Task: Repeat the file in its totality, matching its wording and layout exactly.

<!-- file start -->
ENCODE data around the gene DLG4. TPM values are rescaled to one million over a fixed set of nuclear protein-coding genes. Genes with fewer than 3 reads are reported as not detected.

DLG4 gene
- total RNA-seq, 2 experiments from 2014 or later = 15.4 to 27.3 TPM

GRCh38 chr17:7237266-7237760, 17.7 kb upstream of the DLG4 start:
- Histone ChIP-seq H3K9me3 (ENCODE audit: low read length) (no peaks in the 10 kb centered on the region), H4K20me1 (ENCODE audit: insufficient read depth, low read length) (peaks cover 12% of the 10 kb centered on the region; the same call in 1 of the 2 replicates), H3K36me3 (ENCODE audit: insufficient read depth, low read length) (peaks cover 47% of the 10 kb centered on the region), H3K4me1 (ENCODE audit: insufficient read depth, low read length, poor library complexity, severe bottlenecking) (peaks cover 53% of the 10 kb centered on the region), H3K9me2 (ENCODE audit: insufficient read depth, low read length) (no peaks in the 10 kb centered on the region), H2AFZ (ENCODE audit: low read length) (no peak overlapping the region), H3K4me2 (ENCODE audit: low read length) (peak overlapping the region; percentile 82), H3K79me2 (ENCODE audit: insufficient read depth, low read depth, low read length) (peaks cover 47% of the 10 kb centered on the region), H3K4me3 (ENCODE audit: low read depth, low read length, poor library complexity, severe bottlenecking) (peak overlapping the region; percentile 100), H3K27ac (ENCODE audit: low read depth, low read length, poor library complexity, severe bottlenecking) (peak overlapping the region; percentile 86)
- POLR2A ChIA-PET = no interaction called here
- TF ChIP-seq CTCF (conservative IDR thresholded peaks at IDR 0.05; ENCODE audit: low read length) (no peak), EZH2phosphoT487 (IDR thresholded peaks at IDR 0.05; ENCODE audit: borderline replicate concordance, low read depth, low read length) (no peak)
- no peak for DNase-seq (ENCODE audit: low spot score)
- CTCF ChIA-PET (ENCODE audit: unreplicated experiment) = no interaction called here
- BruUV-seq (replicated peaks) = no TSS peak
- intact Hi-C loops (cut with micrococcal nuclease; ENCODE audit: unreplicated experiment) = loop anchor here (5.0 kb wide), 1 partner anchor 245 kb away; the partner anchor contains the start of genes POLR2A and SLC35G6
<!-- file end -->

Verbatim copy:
ENCODE data around the gene DLG4. TPM values are rescaled to one million over a fixed set of nuclear protein-coding genes. Genes with fewer than 3 reads are reported as not detected.

DLG4 gene
- total RNA-seq, 2 experiments from 2014 or later = 15.4 to 27.3 TPM

GRCh38 chr17:7237266-7237760, 17.7 kb upstream of the DLG4 start:
- Histone ChIP-seq H3K9me3 (ENCODE audit: low read length) (no peaks in the 10 kb centered on the region), H4K20me1 (ENCODE audit: insufficient read depth, low read length) (peaks cover 12% of the 10 kb centered on the region; the same call in 1 of the 2 replicates), H3K36me3 (ENCODE audit: insufficient read depth, low read length) (peaks cover 47% of the 10 kb centered on the region), H3K4me1 (ENCODE audit: insufficient read depth, low read length, poor library complexity, severe bottlenecking) (peaks cover 53% of the 10 kb centered on the region), H3K9me2 (ENCODE audit: insufficient read depth, low read length) (no peaks in the 10 kb centered on the region), H2AFZ (ENCODE audit: low read length) (no peak overlapping the region), H3K4me2 (ENCODE audit: low read length) (peak overlapping the region; percentile 82), H3K79me2 (ENCODE audit: insufficient read depth, low read depth, low read length) (peaks cover 47% of the 10 kb centered on the region), H3K4me3 (ENCODE audit: low read depth, low read length, poor library complexity, severe bottlenecking) (peak overlapping the region; percentile 100), H3K27ac (ENCODE audit: low read depth, low read length, poor library complexity, severe bottlenecking) (peak overlapping the region; percentile 86)
- POLR2A ChIA-PET = no interaction called here
- TF ChIP-seq CTCF (conservative IDR thresholded peaks at IDR 0.05; ENCODE audit: low read length) (no peak), EZH2phosphoT487 (IDR thresholded peaks at IDR 0.05; ENCODE audit: borderline replicate concordance, low read depth, low read length) (no peak)
- no peak for DNase-seq (ENCODE audit: low spot score)
- CTCF ChIA-PET (ENCODE audit: unreplicated experiment) = no interaction called here
- BruUV-seq (replicated peaks) = no TSS peak
- intact Hi-C loops (cut with micrococcal nuclease; ENCODE audit: unreplicated experiment) = loop anchor here (5.0 kb wide), 1 partner anchor 245 kb away; the partner anchor contains the start of genes POLR2A and SLC35G6